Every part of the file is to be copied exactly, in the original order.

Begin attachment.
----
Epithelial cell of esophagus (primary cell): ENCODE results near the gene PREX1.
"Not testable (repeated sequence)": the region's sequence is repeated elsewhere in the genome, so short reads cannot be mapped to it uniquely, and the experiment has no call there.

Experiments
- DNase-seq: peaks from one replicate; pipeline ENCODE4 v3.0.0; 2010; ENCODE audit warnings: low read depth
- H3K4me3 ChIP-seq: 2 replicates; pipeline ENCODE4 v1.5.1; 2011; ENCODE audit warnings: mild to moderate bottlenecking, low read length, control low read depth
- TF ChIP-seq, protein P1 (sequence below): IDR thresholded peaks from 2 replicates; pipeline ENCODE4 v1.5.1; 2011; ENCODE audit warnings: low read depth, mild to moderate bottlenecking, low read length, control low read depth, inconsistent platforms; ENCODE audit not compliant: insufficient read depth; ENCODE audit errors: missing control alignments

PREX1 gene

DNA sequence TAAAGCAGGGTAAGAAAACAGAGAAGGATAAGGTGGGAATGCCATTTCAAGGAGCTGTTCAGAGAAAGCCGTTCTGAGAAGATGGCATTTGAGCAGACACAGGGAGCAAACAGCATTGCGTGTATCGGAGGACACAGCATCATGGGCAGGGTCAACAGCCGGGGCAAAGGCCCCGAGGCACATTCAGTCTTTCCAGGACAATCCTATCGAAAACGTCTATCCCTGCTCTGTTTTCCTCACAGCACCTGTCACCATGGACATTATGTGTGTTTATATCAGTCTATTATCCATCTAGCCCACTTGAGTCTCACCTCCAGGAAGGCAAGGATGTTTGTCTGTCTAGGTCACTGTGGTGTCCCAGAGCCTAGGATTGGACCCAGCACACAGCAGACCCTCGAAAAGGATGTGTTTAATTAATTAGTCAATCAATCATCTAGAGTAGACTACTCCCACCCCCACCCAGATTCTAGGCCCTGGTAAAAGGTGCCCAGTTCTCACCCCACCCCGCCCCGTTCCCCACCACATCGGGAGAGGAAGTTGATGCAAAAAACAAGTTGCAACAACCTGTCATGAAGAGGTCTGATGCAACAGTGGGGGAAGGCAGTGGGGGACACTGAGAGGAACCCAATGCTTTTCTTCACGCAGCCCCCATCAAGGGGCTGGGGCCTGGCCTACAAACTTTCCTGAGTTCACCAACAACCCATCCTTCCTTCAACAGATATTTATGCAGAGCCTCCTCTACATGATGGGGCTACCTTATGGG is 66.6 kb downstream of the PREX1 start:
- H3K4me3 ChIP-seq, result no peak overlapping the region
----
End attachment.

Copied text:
Epithelial cell of esophagus (primary cell): ENCODE results near the gene PREX1.
"Not testable (repeated sequence)": the region's sequence is repeated elsewhere in the genome, so short reads cannot be mapped to it uniquely, and the experiment has no call there.

Experiments
- DNase-seq: peaks from one replicate; pipeline ENCODE4 v3.0.0; 2010; ENCODE audit warnings: low read depth
- H3K4me3 ChIP-seq: 2 replicates; pipeline ENCODE4 v1.5.1; 2011; ENCODE audit warnings: mild to moderate bottlenecking, low read length, control low read depth
- TF ChIP-seq, protein P1 (sequence below): IDR thresholded peaks from 2 replicates; pipeline ENCODE4 v1.5.1; 2011; ENCODE audit warnings: low read depth, mild to moderate bottlenecking, low read length, control low read depth, inconsistent platforms; ENCODE audit not compliant: insufficient read depth; ENCODE audit errors: missing control alignments

PREX1 gene

DNA sequence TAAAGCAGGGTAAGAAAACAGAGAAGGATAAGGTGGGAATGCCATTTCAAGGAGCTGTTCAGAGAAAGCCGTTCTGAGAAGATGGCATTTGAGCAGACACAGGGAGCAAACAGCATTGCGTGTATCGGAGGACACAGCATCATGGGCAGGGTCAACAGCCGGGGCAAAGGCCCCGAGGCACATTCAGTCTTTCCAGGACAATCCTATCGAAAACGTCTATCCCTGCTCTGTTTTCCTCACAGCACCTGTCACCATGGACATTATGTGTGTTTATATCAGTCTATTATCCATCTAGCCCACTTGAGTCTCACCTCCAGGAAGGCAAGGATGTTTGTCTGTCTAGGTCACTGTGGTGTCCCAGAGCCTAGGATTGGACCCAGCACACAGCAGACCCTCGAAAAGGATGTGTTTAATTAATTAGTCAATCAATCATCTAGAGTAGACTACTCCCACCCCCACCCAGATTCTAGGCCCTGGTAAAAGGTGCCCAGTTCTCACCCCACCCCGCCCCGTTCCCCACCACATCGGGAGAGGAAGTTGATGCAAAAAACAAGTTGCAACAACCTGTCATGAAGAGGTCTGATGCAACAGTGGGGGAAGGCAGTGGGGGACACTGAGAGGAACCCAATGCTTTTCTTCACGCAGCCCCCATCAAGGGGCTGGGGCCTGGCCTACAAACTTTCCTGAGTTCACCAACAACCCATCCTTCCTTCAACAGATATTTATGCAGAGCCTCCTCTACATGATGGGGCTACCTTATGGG is 66.6 kb downstream of the PREX1 start:
- H3K4me3 ChIP-seq, result no peak overlapping the region